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‘We want to see our students grow:’ RSS offering summer learning programs for students

Summer learning programs range from literacy, retesting for EOGS, and career and technical education
School is out for the summer but that doesn't mean learning stops.
Published: Jun. 22, 2022 at 8:26 PM EDT
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SALISBURY, N.C. (WBTV) - School is out for the summer but that doesn’t mean learning has to stop.

Last year, school districts in North Carolina were required to have six-week summer learning programs to help students catch up on unfinished learning from the pandemic.

Related: Rowan-Salisbury Schools new strategic plan sets five-year strategies for student academics, life goals

It’s not a requirement this year but Rowan Salisbury Schools is still giving its students multiple options to boost their performance and confidence in the classroom.

“We know that it’s going to take several years as an educational village to get our students both in a social-emotional standing as well as an academic standing to where they were previously prior to the pandemic,” said Chanel Sidbury, the interim chief academic officer.

RSS is offering multiple summer learning programs including career and technical education where students can take cosmetology, barber, and culinary courses.

Staff members are also providing social-emotional support.

In addition, students can participate in remediation and acceleration activities for literacy in English Language Arts, Math, and Science, as well as credit recovery for high school students, and STEM.

Xanan Debord is a rising fifth-grader. On Wednesday, he wrapped up day three at the STEM program Horizons Unlimited. Each day students get the opportunity to do nature walks, and hikes, explore ecosystems, code, engineer, and identify plants and animals.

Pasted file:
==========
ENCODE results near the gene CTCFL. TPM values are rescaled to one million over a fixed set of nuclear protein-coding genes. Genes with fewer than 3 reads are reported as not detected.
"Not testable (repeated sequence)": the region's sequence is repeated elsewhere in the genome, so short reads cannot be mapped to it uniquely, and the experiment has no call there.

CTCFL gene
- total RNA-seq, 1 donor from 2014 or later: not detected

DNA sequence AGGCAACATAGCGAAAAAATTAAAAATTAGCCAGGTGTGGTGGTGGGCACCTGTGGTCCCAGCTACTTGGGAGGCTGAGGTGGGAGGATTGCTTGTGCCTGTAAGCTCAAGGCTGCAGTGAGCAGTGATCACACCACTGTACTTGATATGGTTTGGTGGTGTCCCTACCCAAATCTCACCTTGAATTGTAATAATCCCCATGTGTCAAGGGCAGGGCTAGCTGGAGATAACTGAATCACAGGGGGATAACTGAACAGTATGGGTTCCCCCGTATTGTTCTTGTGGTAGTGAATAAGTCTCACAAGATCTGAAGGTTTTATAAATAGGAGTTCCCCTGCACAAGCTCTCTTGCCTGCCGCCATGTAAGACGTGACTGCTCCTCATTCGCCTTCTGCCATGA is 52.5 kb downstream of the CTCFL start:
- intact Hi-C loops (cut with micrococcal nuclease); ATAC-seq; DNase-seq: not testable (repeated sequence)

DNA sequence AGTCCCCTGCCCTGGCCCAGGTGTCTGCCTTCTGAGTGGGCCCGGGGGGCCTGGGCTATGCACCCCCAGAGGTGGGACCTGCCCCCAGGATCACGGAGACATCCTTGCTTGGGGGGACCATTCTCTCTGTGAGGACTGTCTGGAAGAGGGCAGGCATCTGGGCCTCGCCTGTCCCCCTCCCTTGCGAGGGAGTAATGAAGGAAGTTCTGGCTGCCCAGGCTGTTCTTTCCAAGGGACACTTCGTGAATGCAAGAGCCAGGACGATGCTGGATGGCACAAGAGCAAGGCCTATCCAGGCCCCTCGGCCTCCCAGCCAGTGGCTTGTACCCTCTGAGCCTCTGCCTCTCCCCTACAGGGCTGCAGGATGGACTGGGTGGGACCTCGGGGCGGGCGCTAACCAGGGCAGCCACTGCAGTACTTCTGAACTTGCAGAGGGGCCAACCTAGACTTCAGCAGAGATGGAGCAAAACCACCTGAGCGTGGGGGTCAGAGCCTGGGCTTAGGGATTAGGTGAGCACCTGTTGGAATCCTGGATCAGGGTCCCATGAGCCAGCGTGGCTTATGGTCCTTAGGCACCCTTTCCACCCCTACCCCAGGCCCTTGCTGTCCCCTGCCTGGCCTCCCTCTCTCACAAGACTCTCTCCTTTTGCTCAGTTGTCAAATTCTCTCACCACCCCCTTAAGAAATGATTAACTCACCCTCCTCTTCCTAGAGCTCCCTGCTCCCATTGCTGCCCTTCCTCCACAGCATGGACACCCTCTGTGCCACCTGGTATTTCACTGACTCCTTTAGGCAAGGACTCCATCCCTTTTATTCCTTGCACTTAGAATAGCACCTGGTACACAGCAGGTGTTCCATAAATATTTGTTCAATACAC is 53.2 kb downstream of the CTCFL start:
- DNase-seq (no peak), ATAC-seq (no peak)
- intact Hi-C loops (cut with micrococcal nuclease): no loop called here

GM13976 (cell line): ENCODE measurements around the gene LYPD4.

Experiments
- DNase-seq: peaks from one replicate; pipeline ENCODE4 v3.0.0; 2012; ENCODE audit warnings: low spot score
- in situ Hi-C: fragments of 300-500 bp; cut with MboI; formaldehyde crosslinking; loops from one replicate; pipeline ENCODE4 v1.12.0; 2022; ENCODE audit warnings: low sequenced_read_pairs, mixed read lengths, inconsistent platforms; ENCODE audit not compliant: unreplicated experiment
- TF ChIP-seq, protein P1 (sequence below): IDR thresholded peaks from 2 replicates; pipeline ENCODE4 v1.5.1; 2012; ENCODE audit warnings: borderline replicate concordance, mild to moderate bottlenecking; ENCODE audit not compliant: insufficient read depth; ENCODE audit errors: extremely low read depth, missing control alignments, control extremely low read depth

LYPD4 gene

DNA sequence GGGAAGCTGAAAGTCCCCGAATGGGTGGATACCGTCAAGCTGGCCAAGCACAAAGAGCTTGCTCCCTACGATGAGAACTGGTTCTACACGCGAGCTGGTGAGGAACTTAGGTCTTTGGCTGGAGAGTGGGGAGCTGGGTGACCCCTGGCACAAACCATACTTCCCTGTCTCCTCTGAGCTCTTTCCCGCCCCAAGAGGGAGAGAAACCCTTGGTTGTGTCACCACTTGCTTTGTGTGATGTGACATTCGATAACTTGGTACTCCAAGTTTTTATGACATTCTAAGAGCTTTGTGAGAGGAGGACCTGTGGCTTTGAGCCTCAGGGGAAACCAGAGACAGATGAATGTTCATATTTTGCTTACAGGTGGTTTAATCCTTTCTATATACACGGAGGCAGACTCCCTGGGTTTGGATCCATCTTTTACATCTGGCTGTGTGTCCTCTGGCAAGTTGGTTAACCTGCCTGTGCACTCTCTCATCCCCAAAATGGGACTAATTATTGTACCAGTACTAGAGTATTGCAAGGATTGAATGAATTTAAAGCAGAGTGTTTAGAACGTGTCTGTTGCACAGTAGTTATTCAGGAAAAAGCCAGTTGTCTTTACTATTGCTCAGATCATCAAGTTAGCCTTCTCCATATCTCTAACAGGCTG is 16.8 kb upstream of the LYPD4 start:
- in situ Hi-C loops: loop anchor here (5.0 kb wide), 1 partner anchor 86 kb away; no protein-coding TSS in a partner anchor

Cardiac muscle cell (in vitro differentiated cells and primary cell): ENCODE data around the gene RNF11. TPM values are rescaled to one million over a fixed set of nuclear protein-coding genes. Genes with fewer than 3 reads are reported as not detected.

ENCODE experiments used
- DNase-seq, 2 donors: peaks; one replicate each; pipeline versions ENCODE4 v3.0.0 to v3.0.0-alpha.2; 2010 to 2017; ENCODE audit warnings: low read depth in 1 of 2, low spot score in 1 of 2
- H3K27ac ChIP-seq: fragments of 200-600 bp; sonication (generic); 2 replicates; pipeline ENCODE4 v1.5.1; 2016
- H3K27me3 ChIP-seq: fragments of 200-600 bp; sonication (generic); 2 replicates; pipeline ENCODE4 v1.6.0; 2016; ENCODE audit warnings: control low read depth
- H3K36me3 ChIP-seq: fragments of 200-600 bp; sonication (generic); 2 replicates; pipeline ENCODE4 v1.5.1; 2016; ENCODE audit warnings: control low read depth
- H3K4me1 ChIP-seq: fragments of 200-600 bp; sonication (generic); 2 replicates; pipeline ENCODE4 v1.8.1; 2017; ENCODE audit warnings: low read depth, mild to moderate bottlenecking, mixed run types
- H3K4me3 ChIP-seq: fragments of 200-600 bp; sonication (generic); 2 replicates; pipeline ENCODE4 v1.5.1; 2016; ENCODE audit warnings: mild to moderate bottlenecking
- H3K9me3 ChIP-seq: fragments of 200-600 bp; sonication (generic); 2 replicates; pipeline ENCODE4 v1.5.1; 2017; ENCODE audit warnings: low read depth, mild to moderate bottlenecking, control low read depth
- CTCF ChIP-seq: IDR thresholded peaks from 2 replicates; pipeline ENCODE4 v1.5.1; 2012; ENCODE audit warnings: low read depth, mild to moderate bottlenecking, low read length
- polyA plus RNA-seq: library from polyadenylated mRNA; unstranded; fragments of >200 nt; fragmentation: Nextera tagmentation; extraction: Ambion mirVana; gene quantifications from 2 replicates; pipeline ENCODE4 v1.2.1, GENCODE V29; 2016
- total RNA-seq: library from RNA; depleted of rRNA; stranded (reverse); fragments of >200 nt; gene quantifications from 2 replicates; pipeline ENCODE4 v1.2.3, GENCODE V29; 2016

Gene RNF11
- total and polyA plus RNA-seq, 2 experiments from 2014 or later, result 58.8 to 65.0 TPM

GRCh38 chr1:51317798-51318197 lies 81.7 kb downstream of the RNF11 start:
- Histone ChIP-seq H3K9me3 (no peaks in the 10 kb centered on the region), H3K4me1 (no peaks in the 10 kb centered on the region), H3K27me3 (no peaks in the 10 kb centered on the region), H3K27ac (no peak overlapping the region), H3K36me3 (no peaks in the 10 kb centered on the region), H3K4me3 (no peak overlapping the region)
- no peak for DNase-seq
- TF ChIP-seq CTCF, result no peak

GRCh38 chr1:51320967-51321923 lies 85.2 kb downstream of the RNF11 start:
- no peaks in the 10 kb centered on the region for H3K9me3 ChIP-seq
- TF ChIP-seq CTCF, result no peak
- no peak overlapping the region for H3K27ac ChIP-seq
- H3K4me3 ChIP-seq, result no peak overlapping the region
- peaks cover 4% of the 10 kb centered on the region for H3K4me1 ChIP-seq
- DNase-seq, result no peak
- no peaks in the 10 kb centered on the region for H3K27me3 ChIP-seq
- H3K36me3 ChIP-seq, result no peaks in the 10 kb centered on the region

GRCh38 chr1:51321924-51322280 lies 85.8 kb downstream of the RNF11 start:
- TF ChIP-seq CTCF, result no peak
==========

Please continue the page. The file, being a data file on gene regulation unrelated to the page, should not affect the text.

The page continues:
Debord says working in small groups helped him improve his reading comprehension, something he struggled with by reading too fast during lessons in class.

“Since there are smaller groups I can now focus better because there used to be a lot of reading out loud and I couldn’t focus that well,” Debord said.

Debord says the summer learning programs are helpful to get refreshed on the material they learned during the school year.

“We work on what we actually learned rather than going to learn something new so then we won’t forget next year,” he said.

Sidbury says parents should take advantage of these programs to combat the summer slide and learning loss.

In addition, she says parents can work with their children daily to stay up to date on reading assignments, and do small lessons with prices at the grocery store.

“Parents can adequately engage their student in everyday conversations about what have you read today, even if it’s something they read on social media, having a dialogue about that,” she said.

Debord says he works on his reading skills at home by turning off the volume and turning on the subtitles when watching movies with his parents.

Students can also retake their EOG exams at the end of the summer as a second chance program.

“Students have the opportunity to demonstrate that they do know the content and get that second opportunity but also imagine the confidence that you go into the next grade level knowing that you have exhibited and shown that mastery,” Sidbury said.

If you are interested in signing your child up for summer learning programs, click here.

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